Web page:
The Supreme Court and the 2000 Election

E-mail debates of newsworthy topics.
July 2 2001 9:30 PM

The Supreme Court and the 2000 Election


Alan M. Dershowitz is Felix Frankfurter Professor of Law at Harvard Law School and the author of Supreme Injustice: How the High Court Hijacked Election 2000. He recently represented a group of Palm Beach voters who opposed George W. Bush's efforts to stop the recount in that county. Richard A. Posner is a judge of the U.S. Court of Appeals for the 7th Circuit and a senior lecturer at the University of Chicago Law School. He is the author of Breaking the Deadlock: The 2000 Election, the Constitution, and the Courts. This week, they discuss the legal and constitutional issues surrounding the 2000 presidential election.  


Judge Posner,

You and I reach diametrically opposite conclusions about the Supreme Court's decision in Bush v. Gore. You characterize it in your book as "a rather good one," whereas I conclude in my book that it "may be ranked as the single most corrupt decision in Supreme Court history." Despite this profound difference in conclusions, there is a remarkable consistency between the approaches we each take in evaluating the Supreme Court majority. We both conclude that the rationale that formed the basis of the court's decision—that the Florida hand count violated the equal-protection clause—cannot be justified. You are right when you say that for voter discrimination to constitute a violation of the equal-protection law, "it would have to be deliberate," and you concede that "it was not deliberate" here. You also agree that the argument of the three concurring justices (Rehnquist, Scalia, and Thomas)—that the Florida Supreme Court's decision violated Article II of the Constitution, which provides that the state legislature, not the state courts, are authorized to determine the manner by which electors are selected—requires an activist stretch. You acknowledge that these three conservative justices, who generally feel constrained by fidelity to the text and intentions of the framers, gave Article II "a meaning very likely unintended by the Constitution's framers, whom conservative lawyers and judges tend to venerate to the point of idolatry." You also acknowledge that "the decision deals a blow to states' rights by overriding a state supreme court's interpretation of its own state's statute."

The major thesis of your book is that although the decision was legally questionable at best, it can be justified by looking at a secret and hidden agenda that the majority justices must have had in mind: namely, a pragmatic desire to head off a constitutional crisis. You posit "pragmatism as the hidden ground of decision" not only in this case, but in other "notable decisions" of the high court. You acknowledge that "it would have been nice had the majority justices in Bush v. Gore articulated the practical concerns that justified the boldness of their constitutional innovations," but you defend the justices' duplicity by noting that "judges are shy about the pragmatic grounds of their decisions."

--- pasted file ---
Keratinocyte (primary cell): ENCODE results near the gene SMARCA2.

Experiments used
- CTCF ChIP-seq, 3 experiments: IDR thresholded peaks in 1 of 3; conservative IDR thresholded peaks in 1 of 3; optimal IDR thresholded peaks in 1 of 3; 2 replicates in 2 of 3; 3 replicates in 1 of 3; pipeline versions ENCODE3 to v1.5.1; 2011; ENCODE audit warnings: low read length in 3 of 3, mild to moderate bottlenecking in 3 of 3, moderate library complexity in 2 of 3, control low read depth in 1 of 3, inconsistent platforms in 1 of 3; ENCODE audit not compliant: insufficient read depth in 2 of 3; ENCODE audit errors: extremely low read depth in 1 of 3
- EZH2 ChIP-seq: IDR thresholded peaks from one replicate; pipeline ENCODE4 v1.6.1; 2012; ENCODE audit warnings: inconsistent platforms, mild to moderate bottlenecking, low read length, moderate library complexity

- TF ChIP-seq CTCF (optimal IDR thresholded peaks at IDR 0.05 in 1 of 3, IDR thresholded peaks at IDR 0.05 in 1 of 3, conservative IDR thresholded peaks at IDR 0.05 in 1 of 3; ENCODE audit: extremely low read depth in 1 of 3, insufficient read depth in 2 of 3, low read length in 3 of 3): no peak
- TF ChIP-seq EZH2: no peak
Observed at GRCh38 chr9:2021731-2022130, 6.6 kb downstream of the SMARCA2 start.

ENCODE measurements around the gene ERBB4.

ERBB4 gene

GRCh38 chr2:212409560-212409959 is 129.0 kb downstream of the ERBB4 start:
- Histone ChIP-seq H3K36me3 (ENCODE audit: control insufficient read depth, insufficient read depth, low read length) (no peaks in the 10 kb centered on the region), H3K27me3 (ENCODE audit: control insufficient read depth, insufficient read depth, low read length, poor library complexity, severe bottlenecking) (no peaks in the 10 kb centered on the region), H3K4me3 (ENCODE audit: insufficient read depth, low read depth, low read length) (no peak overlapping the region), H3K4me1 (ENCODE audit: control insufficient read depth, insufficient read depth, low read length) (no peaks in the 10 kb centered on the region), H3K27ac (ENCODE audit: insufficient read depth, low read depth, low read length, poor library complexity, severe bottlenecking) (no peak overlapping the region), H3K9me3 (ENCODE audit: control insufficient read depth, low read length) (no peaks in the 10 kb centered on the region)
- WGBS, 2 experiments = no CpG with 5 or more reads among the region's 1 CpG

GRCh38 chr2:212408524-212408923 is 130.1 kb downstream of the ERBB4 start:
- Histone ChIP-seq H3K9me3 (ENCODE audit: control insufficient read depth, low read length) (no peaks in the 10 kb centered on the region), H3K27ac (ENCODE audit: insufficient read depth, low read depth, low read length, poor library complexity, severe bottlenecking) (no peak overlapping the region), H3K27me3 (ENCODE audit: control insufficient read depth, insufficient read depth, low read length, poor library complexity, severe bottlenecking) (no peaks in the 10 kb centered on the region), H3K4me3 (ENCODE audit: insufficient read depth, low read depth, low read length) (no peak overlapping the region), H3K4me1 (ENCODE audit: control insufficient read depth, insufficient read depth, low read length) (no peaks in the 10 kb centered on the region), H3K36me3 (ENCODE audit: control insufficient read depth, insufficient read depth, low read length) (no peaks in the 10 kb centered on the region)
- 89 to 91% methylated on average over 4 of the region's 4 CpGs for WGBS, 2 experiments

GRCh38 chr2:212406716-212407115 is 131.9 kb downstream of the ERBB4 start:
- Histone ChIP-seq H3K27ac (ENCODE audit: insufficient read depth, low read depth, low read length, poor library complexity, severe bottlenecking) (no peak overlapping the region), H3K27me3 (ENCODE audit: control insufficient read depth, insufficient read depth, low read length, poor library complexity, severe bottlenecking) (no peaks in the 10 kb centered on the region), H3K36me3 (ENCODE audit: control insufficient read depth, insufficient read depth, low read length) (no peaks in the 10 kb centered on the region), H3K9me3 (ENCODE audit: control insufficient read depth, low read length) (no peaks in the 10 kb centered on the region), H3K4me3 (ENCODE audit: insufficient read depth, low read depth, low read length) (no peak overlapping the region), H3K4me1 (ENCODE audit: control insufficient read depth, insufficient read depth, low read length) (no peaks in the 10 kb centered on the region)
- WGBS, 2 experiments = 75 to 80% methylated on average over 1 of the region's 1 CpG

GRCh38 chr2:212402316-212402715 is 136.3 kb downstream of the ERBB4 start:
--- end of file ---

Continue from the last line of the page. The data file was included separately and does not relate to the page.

I, too, argue that there was a secret and deliberately hidden ground for the majority's decision, namely, the desire to see George W. Bush, the Republican candidate, elected president. You agree with me that "a preference for one presidential candidate over another" would be "exceptionally foolish—and, even to a pragmatist, plainly lawless." You appear to acknowledge that the majority justices may have unconsciously been influenced by their own "undeniable interest" in electing the president who would select "colleagues and successors who share their preferences," but, you "doubt that any of the justices has so debased a conception of the judicial office as to try deliberately to swing the election to his preferred Presidential candidate" (italics yours).

The issue between us is thus squarely met. We both believe that the decision cannot be justified on the grounds set forth in the majority opinion. We both believe that it is proper, indeed necessary, to examine the motives of the justices. We both believe these motives are secret and hidden. We both believe that the five justices may have been unconsciously motivated by a desire to select Bush as president. We both believe that such a desire, if conscious, would be lawless. You believe that the majority justices did not deliberately try to swing the election to Bush. I conclude, after reading hundreds of opinions, articles, and testimonies by these justices, that they did deliberately try to swing the election to Bush.